Recent church visits strike me with an undeniable pattern — we tend to associate only with those most like us. I have yet to visit any church that does not consider itself “friendly,” yet rarely is there a deep level of awareness that answers the question, “friendly with/to whom?” Two brief illustrations. First, I was a guest preacher in a mid-sized urban church where the attending congregation only nominally reflected the neighborhood where it is located. Four visitors showed up on a Sunday morning — the parents of a couple who attend regularly, a torn blue-jeaned young man with beard and unkempt (by the standards of this congregation) hair, a swarthy, olive-skinned middle-aged man of mixed ethnicity dressed in slacks and a nice shirt, and a young, nicely dressed white woman with a very sweet 2-3 year-old daughter. Go ahead — predict who was greeted and who was not? Simplistic stereotyping? Maybe, but I was the only person in the church that morning who spoke to either of the two single men who visited the church. In fact, I watched a number of people physically keep their distance from the swarthy middle-aged man, eyeing him with suspicion and breaking eye contact the moment he looked back at them. The young guy hung to the side of two or three groups, waiting to be noticed, until I went over to him. He was very inquisitive, asking where I am a pastor, who the pastor was in the church we were visiting, why there weren’t any other young people, what kinds of Bible studies and small groups did the church have, etc. I took the young man over to the lay leader to introduce him, thinking he would get more helpful answers from someone who actually knew the church, but the lay leader kind of nervously backed off, retrieved a brochure about the church’s program, gave it to the young man, then excused himself to go greet the visiting parents of the couple who attended church. I noted that he stood and chatted with them for a good twenty minutes.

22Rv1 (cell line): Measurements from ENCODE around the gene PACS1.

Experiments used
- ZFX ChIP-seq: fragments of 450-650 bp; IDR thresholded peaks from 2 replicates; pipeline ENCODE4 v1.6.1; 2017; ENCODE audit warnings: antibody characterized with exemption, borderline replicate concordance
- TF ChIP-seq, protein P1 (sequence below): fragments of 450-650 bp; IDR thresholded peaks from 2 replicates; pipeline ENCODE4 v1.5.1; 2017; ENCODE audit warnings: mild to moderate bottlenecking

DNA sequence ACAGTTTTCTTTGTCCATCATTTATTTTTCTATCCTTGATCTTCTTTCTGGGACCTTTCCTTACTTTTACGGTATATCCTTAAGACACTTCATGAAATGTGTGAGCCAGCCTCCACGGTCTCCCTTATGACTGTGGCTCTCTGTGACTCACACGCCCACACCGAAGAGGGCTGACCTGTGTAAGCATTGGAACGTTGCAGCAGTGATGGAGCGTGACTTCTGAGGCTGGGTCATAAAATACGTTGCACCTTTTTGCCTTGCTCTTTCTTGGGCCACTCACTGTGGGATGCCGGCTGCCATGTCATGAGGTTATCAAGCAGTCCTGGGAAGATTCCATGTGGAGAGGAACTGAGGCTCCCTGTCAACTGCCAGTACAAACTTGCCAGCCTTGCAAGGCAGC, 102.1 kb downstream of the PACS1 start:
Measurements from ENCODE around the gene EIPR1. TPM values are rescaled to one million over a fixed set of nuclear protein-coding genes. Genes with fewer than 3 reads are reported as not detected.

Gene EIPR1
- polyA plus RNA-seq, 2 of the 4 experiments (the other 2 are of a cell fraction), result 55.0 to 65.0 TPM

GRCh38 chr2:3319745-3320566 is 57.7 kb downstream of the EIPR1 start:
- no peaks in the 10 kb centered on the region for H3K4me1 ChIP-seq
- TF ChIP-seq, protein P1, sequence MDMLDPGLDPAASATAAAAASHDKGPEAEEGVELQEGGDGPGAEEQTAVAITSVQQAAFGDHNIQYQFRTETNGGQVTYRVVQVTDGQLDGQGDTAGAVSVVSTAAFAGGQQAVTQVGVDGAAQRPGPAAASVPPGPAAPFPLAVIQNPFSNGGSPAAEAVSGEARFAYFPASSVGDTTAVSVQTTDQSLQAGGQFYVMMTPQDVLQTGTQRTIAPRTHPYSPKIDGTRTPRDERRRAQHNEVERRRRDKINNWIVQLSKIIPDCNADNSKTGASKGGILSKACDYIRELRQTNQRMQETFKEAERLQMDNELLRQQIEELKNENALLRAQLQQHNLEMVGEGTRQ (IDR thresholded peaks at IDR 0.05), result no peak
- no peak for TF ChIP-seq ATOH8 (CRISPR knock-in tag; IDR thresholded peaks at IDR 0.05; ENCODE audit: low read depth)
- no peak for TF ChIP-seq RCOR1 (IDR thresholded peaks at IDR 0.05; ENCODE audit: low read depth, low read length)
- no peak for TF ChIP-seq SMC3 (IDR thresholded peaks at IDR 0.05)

The second situation troubles me deeply, and I wrestle with an experience that I can only explain as racism. An exclusively white congregation reaching out to its white community in some effective and creative ways has established a very relaxed and informal worship experience. Families attend together, there are many children in worship, and the atmosphere is active, noisy and boisterous. If you have kids and you want them involved, there will be chaos. The Sunday I showed up (this time just to visit and observe — sigh, what a nice change of pace) a young mixed-race couple attended with their three children. This couple had been attending for less than a month, but were feeling like they were connecting a bit with this congregation. As things transpired, kids were active in the back of the sanctuary and in the aisles, and one of the visiting couple’s children was playing with something and another child came and took the toy away from the first child. The little boy yelled in indignation and was swatted by the pilfering tot. He began to cry. Now, the noise in the sanctuary was reminiscent of Lambeau Field when the Packers are first and goal at the one yard line, and it had been like this throughout the morning. But at this point, the worship leader stopped in the service and said into the microphone, “Would whoever is responsible for that child please take him out of the worship area so our service can continue?” The joy, energy, and spirit of the room immediately vanished, the stricken mom scooped up her son and headed for the door, her cheeks scarlet with mortification, and “worship” resumed. Will that family return? Will anyone care? I shared with the pastor what I observed and he was frankly appalled himself, but he reflected to me, “This congregation says it wants to grow, but they don’t like strangers.”